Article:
It’s not that the suggestions you were given backfired or didn’t work. You didn’t employ those suggestions fully. You applied parts only, which dilutes the effect. *Don’t engage* means *don’t engage*. It doesn’t mean *half-engage* or *engage until it goes off the rails and then don’t engage*. This needs to be all or nothing. You are drawing a hard line in the sand and then standing your ground and making it clear that them stepping so much as one toenail oveer the line will result in the exact. same. outcome. every. single. time.
You can’t quibble. You can’t waiver. You are setting the precedent for how they are to conduct themselves with you, your husband and your children for the rest of your married life. This isn’t about venues. This isn’t about flowers. This isn’t about *half-weddings*. This is about their incredibly presumptuous, boundary-obliterating behavior and attitudes. You made a grevious error in allowing them to believe this behavior was okay. Now you need to re-train them. No one can do that but you.
I am absolutely serious when I tell you that this is exactly like training a dog. You got a puppy. You thought he was just the cutest little thing and you allowed him to jump up on you when you got home from work because it was just so darn cute to see him so excited. Now, he’s a year old and huge. You were holding your newborn in your arms the other day and your husband opened the backdoor and that *adorable puppy* who is now 80lbs jumped up on you and got your newborn in the face with his claws. You realize you made a serious, serious error and didn’t think long-term about the puppies behavior and it’s now actually harmful to your loved ones. You re-evaluate.Yyou realize you need to re-train him not to jump up. Every time he jumps up, you’re very stern and very no nonsense and in no uncertain terms you make it perfectly clear that he is not allowed to do that. You’re consistent. You don’t let him jump up sometimes and forbid it other times because you know it will just confuse him and this is important. You need this behavior to stop completely and forever. Period. And you make sure that comes through. That you will not be giving in and that it will never be okay. Ever.
You need to use that mentality with people in your life – not just your family – who are presumptuous boundary-pushers at your expense or the expense of your marrieage and family. People are going to cause damage – intentionally or not – if you let them walk all over you like some big, uncontrollable dog.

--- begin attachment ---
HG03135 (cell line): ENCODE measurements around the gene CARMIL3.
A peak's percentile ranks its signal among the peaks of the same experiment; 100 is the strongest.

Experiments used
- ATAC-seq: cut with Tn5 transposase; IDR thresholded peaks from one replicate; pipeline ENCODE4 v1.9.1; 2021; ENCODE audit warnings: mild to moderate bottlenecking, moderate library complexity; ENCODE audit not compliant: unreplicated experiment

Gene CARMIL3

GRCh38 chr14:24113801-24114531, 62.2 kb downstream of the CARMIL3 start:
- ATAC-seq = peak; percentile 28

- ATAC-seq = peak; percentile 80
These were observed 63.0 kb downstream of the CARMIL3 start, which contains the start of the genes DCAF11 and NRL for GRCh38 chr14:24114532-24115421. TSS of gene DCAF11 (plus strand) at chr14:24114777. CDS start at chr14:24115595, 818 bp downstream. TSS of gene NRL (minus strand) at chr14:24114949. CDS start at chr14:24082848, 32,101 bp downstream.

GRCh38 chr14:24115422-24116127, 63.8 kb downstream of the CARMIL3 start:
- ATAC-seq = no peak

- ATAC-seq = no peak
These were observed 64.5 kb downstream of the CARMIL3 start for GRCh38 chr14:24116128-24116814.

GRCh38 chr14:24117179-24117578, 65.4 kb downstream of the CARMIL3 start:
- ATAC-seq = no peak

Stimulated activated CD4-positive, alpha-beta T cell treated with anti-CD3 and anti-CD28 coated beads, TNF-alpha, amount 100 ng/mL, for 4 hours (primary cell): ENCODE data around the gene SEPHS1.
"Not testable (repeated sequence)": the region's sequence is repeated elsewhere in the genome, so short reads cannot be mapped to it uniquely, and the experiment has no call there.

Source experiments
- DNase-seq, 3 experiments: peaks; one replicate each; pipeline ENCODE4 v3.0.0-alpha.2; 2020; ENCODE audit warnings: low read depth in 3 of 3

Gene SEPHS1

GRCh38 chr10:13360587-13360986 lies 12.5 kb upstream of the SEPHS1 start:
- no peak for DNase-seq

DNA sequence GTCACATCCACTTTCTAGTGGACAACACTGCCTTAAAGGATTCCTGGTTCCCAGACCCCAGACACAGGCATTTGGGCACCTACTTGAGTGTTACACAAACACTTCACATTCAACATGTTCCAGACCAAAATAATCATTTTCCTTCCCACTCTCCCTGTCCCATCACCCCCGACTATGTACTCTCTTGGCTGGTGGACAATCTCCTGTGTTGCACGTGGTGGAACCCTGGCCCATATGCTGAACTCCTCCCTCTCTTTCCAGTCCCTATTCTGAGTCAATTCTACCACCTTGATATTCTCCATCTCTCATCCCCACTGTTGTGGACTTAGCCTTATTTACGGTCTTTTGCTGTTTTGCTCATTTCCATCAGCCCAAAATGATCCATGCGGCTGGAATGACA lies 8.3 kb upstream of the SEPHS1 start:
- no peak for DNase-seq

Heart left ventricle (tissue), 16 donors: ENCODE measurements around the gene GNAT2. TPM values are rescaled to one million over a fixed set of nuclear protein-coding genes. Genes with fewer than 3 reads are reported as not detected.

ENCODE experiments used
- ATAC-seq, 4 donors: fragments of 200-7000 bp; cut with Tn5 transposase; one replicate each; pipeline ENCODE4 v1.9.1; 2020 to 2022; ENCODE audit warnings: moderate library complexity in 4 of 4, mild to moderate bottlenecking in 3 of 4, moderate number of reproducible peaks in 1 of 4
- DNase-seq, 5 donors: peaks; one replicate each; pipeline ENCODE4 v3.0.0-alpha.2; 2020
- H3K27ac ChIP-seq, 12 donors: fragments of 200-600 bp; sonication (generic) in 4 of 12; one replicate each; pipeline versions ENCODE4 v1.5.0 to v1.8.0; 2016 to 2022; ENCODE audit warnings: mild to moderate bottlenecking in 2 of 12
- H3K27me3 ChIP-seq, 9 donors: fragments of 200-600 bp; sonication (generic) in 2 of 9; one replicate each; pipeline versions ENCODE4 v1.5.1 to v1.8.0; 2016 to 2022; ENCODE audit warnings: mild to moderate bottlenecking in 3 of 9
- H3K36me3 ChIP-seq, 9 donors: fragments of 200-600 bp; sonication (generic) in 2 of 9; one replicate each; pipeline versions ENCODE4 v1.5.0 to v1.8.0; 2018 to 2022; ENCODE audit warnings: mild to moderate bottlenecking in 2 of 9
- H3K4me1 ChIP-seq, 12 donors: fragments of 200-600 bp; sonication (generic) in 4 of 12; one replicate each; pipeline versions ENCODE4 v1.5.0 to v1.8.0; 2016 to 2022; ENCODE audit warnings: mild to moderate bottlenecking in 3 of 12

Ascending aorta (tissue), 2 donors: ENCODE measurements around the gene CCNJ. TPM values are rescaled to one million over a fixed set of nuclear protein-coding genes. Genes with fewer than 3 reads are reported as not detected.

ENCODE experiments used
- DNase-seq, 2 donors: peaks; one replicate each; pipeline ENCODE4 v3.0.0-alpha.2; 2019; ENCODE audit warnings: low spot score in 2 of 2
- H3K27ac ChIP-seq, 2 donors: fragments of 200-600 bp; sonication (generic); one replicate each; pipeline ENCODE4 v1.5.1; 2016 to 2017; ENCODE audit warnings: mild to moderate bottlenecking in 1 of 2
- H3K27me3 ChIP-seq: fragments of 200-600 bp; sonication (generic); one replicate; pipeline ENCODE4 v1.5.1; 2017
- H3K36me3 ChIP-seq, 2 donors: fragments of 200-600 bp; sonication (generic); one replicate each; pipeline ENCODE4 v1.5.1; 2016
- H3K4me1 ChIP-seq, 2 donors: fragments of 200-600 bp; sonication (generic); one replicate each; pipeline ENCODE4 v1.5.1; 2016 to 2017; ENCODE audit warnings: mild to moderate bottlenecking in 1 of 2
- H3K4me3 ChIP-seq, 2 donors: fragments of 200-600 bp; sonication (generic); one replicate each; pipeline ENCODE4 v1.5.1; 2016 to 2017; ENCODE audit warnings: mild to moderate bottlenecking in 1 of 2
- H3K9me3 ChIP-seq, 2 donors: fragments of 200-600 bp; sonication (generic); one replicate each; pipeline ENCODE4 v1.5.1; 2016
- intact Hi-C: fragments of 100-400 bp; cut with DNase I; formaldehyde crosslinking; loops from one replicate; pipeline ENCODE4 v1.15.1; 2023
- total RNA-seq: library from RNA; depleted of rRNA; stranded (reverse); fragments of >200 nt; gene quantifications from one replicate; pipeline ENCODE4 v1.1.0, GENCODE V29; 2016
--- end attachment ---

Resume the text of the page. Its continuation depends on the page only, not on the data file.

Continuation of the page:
You need to drastically narrow your possible responses to them when they try to engage you. Any boundary-pushing behavior needs to be met with 1) silence 2) I’m not having this conversation with you 3) sorry to hear you feel that way. For example, you said “When she mentioned weddings I just told her that me and FI are going round some places.” Mistake. That is the opposite of *avoid engaging with them*. Volunteer nothing. They mention weddings, you respond with complete silence. She demands information and tells you it better not be a half-wedding and you say *I’m not going to have this conversation with you*. She says she doesn’t think this wedding is even going to happen and you say *sorry to hear you feel that way*. Whatever is happening, you choose whichever of those 3 responses is most appropriate and use it.
Because the fact is, you cannot coddle her out of this. You can’t nice her out of it or mollify her out of it or placate her out of it and all of those things just serve to make her feel justified in her boundary-pushing. You need to re-train her. You are using an equivalent of *I screwed up and let you think this is okay and it isn’t. It is harmful to me and my loved ones and I cannot allow you to do it anymore. Ever. Period.*
If you stick to those 3 responses and are consistent and no-nonsense she will eventually stop because her behaviors aren’t working anymore. Just like the big dog jumping up for loving gets scolding instead and stops doing it. She will have to actively look for something else that gets her the outcome she wants.
Again, this is something you need to look at applying to your life in general because unfortunately, boundary-pushers can smell a push-over from a mile away and in fact, tend to seek them out and surround themselves with push-overs. Boundary-pushers are, for the most part, very selfish people and like to have their own way as much as possible. Surrounding themselves with push-overs who don’t stick up for themselves is a very effective way of ensuring they get their own way as often as possible.